Your starting point. A waste audit is a formal, structured process, usually over a week, that identifies and quantifies the types of waste being generated. Assessing your current office waste footprint will identify problem areas and highlight your opportunities to improve, which is critical when aiming for zero waste. When commissioning or performing a DIY audit, you want to find out:

  • What are your current stream weights and percentages?
    • This will be a reference point for the start of your project
  • What percentage of each bin is contaminated?
    • This lets you know how well your team are currently separating waste
  • What are the most common contaminants?
    • These are the items you can first educate your team on
  • What reusable solutions can you explore?
    • Are there any materials that have circular alternatives that can be implemented to avoid adding to the bin in the first place?

2. Look at your procurement

What comes in must go out. The procurement process is essential to removing waste from your organisation. Office policies and practices have the capacity to catalyse environmental and social change in supply chains. For example, instead of paying for specialised recycling solutions, can you find circular alternatives or materials that are more commonly recyclable? For example, if you use whole-bean coffee, could you organise a bucket swap system with your coffee supplier to avoid packaging entirely?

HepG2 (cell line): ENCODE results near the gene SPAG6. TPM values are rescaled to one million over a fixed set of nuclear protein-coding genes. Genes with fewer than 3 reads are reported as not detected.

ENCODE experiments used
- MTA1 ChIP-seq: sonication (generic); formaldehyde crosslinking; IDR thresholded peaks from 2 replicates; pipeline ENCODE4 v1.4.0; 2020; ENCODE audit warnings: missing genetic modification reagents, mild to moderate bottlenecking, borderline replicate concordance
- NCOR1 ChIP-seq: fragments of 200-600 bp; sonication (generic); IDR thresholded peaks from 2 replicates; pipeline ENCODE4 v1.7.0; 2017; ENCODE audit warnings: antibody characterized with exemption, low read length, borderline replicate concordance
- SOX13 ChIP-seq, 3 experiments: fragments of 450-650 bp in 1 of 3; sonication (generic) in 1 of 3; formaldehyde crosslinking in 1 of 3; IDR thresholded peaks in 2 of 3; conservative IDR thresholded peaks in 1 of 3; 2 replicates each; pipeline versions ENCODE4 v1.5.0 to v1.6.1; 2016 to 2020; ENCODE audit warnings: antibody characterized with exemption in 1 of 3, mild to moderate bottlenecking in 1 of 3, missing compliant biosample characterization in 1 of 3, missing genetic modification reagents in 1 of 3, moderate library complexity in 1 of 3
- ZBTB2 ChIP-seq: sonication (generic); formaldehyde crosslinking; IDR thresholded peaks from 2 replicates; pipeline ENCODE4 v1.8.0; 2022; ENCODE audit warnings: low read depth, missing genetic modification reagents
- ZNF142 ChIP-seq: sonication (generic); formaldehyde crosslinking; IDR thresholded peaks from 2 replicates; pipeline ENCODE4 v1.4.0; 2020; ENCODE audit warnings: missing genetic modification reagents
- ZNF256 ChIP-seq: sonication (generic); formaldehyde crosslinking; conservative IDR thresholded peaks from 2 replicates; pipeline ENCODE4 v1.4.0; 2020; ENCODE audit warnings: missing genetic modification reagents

READ, Reducing Waste From Office Supplies, published by The New Zealand Government.

3. Add up the numbers until you’re over 90%

If 90% diversion is your goal, use the data from your waste audit, and the avoided waste from procurement changes to add up the material volumes that you'd need to eliminate until you’re over 90. These are the items you will need to eliminate, replace or recycle to achieve your goals. Assuming you've already eliminated what you can through procurement, look at: